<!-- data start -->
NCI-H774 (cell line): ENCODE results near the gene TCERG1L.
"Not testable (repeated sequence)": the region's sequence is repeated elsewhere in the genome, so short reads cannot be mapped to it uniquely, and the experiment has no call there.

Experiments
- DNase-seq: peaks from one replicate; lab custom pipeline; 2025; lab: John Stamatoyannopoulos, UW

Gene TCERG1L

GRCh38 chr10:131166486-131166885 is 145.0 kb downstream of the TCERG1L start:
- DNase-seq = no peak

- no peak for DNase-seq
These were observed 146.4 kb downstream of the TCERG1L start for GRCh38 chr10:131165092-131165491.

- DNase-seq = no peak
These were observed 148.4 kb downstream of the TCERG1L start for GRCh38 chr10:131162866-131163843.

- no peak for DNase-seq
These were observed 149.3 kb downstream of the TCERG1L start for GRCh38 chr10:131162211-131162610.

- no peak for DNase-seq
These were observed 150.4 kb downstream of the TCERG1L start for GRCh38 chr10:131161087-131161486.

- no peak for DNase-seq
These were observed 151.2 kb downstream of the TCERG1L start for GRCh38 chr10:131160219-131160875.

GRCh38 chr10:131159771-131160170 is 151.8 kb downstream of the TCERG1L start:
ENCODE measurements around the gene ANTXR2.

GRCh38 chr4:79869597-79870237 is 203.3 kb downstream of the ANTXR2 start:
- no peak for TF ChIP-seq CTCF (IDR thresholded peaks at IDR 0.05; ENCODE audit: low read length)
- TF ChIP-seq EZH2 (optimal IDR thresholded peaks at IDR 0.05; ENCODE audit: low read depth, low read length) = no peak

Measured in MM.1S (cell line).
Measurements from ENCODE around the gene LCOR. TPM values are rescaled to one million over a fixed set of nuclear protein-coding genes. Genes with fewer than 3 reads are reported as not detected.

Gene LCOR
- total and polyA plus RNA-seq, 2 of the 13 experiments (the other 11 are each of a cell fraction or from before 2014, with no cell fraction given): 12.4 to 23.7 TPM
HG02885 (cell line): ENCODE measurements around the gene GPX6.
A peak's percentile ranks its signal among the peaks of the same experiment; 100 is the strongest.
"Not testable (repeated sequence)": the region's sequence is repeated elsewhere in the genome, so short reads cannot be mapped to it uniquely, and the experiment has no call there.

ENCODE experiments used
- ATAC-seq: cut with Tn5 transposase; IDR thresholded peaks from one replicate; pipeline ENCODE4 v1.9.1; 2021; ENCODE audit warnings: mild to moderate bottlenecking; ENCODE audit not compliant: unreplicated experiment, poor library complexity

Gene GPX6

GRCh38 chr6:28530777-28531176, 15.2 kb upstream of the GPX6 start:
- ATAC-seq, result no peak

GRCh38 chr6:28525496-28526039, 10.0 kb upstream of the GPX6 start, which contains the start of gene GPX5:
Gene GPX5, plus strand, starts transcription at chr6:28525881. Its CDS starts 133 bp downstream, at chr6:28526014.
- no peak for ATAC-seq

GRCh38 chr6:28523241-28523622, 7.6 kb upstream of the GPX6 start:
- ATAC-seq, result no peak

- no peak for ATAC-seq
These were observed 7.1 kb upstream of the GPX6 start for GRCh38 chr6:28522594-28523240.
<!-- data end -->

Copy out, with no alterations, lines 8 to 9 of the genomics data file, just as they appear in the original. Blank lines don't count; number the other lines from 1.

- no peak for DNase-seq
These were observed 146.4 kb downstream of the TCERG1L start for GRCh38 chr10:131165092-131165491.